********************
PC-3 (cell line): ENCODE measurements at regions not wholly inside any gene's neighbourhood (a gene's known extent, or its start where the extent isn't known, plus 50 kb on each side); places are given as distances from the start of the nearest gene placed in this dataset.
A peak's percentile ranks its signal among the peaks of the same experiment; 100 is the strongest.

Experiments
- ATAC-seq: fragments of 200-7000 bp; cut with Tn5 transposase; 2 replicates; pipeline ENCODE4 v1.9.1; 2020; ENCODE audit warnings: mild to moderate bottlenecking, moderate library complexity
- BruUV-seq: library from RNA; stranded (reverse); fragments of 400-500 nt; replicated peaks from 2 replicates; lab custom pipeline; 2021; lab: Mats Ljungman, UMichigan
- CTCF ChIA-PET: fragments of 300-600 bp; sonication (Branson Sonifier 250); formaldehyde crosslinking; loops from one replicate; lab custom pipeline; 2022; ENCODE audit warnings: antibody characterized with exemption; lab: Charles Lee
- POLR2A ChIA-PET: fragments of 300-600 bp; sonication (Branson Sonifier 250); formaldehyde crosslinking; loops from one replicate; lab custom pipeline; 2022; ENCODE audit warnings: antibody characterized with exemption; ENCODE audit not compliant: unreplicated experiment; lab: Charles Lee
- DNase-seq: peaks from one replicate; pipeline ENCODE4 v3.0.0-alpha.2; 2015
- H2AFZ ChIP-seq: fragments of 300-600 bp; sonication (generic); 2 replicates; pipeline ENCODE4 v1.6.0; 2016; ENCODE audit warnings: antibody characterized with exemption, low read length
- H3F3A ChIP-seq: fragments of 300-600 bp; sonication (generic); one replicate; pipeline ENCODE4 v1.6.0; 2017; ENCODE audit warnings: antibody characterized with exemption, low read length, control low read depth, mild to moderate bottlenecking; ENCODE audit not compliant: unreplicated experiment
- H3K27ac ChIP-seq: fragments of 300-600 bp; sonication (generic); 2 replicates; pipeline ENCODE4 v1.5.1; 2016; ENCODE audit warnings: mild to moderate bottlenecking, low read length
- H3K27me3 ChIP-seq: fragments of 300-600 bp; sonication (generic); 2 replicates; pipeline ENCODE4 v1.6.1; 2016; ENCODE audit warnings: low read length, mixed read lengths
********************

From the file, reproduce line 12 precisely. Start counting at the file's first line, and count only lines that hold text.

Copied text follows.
- H3K27me3 ChIP-seq: fragments of 300-600 bp; sonication (generic); 2 replicates; pipeline ENCODE4 v1.6.1; 2016; ENCODE audit warnings: low read length, mixed read lengths